Scientists at MIT have unveiled cube shaped-robots that can flip, jump and assemble themselves into different shapes, and which they hope will one day be able to “accomplish specific tasks in combat or emergency situations,” the BBC reports.

The small robots, known as “M-Blocks,” have no external parts but can move via an internal mechanism. Magnets allow them to stick together.

“The scientists envisage miniaturised ‘swarmbot’ versions self-assembling like the ‘liquid steel’ androids in the ‘Terminator’ films,” the BBC wrote. Researchers imagine large numbers of the cubes could be used to make temporary repairs to bridges or buildings, or as scaffolding that assembles and reconfigures by itself.

Hear the proud scientists discuss their achievements and watch the robots in action:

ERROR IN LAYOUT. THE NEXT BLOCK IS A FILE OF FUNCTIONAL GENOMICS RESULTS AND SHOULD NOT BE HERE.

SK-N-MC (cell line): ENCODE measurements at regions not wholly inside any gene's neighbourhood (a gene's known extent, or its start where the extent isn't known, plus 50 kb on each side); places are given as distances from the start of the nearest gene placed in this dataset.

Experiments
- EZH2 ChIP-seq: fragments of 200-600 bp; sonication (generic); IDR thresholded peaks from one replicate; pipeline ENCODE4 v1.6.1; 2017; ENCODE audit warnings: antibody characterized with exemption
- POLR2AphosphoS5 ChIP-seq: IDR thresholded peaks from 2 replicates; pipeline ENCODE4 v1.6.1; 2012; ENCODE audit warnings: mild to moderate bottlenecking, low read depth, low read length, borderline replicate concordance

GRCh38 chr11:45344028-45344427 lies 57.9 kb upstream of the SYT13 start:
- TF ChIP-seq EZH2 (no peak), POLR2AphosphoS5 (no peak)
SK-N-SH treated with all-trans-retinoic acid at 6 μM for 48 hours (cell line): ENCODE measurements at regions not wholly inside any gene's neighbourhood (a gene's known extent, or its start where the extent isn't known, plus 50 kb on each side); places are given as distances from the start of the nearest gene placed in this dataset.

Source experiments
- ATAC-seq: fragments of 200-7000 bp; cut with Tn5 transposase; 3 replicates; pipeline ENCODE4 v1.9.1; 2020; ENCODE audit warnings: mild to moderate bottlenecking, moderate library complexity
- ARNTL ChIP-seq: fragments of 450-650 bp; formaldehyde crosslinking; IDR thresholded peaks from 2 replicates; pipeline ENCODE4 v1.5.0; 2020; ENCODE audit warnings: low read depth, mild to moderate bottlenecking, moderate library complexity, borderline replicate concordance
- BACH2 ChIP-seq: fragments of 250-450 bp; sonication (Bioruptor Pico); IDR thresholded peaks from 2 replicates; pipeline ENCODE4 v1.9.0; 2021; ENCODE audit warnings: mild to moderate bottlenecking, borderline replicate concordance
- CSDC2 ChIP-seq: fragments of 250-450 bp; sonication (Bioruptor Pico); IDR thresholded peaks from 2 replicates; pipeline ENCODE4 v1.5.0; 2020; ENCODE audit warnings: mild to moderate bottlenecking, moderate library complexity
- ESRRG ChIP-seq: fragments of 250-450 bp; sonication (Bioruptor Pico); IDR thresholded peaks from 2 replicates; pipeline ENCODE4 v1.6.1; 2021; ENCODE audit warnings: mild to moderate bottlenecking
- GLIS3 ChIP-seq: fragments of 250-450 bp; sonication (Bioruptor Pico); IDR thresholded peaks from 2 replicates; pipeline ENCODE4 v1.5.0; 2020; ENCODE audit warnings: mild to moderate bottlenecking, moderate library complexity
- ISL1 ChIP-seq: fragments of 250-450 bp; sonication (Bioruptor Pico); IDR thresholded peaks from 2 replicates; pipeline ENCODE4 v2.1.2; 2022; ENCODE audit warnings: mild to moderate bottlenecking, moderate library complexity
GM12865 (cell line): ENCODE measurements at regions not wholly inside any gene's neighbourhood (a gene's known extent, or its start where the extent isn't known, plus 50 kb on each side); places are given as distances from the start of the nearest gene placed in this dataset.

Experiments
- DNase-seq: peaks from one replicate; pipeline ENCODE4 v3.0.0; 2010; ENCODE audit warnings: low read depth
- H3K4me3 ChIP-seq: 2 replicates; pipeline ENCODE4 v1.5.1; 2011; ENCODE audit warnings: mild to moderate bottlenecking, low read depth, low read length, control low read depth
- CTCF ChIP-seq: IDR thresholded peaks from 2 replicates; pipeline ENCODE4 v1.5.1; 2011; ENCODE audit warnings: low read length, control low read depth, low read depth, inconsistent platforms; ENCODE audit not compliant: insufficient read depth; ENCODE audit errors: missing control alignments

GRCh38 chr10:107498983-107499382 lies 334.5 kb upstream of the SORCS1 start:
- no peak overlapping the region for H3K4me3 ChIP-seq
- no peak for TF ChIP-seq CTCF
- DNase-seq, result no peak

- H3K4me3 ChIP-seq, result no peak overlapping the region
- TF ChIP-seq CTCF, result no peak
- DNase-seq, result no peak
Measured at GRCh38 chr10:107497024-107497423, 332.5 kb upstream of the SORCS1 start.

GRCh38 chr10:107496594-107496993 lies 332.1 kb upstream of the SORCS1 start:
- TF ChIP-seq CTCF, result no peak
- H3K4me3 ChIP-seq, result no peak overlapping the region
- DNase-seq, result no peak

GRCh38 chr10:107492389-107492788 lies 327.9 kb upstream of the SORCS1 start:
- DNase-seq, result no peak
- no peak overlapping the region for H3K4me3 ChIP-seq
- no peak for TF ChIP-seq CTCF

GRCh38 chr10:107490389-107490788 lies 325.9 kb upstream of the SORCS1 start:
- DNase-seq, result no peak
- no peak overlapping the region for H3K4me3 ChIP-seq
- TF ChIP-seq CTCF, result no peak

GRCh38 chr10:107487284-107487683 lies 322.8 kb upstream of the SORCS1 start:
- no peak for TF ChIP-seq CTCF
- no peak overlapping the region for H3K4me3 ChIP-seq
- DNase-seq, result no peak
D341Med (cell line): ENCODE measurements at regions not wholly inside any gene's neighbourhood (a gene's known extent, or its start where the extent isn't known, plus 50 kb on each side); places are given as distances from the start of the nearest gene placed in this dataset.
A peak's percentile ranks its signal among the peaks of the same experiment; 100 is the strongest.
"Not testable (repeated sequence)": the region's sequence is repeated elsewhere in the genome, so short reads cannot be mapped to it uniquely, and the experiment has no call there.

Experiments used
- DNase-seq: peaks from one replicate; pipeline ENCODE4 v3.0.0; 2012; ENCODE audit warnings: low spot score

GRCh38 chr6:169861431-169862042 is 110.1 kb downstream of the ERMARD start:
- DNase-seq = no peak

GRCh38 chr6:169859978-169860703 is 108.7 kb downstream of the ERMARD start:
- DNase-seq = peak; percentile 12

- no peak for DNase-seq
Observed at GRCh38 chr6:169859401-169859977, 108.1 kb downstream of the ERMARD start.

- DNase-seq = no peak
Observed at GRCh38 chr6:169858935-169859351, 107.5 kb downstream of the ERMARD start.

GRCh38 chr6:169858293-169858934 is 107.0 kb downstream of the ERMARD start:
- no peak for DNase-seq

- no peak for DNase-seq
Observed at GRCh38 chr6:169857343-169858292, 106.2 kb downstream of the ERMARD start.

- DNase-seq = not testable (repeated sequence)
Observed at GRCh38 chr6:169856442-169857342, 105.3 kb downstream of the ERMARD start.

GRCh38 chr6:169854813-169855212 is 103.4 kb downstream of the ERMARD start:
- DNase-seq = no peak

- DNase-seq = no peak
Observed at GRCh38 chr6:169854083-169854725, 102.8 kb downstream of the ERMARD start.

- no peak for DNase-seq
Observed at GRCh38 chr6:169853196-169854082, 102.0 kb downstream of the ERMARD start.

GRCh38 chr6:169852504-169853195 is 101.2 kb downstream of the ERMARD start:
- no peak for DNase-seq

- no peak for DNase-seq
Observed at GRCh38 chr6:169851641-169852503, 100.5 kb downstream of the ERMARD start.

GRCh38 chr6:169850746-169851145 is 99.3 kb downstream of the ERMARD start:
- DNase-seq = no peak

Modular robots have the advantage of being able to adapt to whatever task or terrain is presented to them.

John Romanishin, one of the research scientists at CSAIL leading the project, said: “We want hundreds of cubes, scattered randomly across the floor, to be able to identify each other, coalesce, and autonomously transform into a chair, or a ladder, or a desk, on demand.”

The M-Blocks are currently controlled by computer instructions sent over wireless radio, but in future the researchers hope algorithms can be loaded on the blocks directly, making them entirely autonomous and capable of adapting to different environments.

Read more

— Posted by Alexander Reed Kelly.

Your support matters…

Independent journalism is under threat and overshadowed by heavily funded mainstream media.

You can help level the playing field. Become a member.

Your tax-deductible contribution keeps us digging beneath the headlines to give you thought-provoking, investigative reporting and analysis that unearths what's really happening- without compromise.

Give today to support our courageous, independent journalists.